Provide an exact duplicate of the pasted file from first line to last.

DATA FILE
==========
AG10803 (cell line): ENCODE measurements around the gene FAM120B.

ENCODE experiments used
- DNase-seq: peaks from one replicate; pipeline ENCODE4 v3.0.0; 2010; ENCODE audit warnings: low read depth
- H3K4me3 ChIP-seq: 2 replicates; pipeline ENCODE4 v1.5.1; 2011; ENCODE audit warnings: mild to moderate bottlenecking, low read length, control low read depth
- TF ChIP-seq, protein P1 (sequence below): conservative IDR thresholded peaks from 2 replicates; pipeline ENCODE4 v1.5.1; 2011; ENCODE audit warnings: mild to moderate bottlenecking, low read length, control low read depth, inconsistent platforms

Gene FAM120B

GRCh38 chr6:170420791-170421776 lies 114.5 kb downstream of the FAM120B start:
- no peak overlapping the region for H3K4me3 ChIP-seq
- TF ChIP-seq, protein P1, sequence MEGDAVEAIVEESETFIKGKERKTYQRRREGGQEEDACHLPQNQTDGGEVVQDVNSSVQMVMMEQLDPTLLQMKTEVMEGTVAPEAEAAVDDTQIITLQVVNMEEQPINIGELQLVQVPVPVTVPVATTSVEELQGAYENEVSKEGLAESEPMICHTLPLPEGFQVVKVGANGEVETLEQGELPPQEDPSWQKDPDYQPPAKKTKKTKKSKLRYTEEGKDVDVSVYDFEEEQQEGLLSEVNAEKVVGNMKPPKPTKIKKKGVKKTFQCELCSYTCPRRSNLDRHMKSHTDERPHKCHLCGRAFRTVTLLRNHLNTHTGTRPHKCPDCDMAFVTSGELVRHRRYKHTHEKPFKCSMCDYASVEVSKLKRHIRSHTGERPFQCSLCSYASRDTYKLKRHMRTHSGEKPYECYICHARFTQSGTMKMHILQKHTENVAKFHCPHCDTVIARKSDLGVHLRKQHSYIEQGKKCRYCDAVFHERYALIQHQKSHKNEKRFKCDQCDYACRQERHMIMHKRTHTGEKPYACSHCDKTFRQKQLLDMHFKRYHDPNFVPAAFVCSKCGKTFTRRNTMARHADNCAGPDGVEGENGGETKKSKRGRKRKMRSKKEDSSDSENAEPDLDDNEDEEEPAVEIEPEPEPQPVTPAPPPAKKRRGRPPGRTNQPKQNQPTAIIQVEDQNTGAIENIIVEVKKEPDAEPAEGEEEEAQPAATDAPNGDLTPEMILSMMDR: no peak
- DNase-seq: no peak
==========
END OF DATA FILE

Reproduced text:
AG10803 (cell line): ENCODE measurements around the gene FAM120B.

ENCODE experiments used
- DNase-seq: peaks from one replicate; pipeline ENCODE4 v3.0.0; 2010; ENCODE audit warnings: low read depth
- H3K4me3 ChIP-seq: 2 replicates; pipeline ENCODE4 v1.5.1; 2011; ENCODE audit warnings: mild to moderate bottlenecking, low read length, control low read depth
- TF ChIP-seq, protein P1 (sequence below): conservative IDR thresholded peaks from 2 replicates; pipeline ENCODE4 v1.5.1; 2011; ENCODE audit warnings: mild to moderate bottlenecking, low read length, control low read depth, inconsistent platforms

Gene FAM120B

GRCh38 chr6:170420791-170421776 lies 114.5 kb downstream of the FAM120B start:
- no peak overlapping the region for H3K4me3 ChIP-seq
- TF ChIP-seq, protein P1, sequence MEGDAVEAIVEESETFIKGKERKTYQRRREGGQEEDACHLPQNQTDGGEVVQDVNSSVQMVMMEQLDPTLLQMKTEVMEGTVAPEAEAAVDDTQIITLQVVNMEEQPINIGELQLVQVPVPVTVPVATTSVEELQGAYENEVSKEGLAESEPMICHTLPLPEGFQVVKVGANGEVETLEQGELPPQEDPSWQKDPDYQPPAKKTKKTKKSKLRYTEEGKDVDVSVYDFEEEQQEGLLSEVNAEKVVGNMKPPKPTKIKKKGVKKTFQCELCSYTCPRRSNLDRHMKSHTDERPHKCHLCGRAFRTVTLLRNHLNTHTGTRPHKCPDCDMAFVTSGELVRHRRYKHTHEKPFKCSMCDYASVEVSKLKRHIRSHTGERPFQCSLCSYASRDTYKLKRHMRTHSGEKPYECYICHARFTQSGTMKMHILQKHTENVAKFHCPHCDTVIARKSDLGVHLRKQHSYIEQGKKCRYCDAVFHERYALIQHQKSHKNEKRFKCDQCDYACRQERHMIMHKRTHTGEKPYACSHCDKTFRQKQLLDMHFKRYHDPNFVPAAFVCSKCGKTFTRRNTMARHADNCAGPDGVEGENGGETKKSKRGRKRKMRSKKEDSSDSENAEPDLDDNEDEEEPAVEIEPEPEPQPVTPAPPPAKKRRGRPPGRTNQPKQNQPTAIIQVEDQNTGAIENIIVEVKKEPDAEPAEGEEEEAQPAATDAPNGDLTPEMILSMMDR: no peak
- DNase-seq: no peak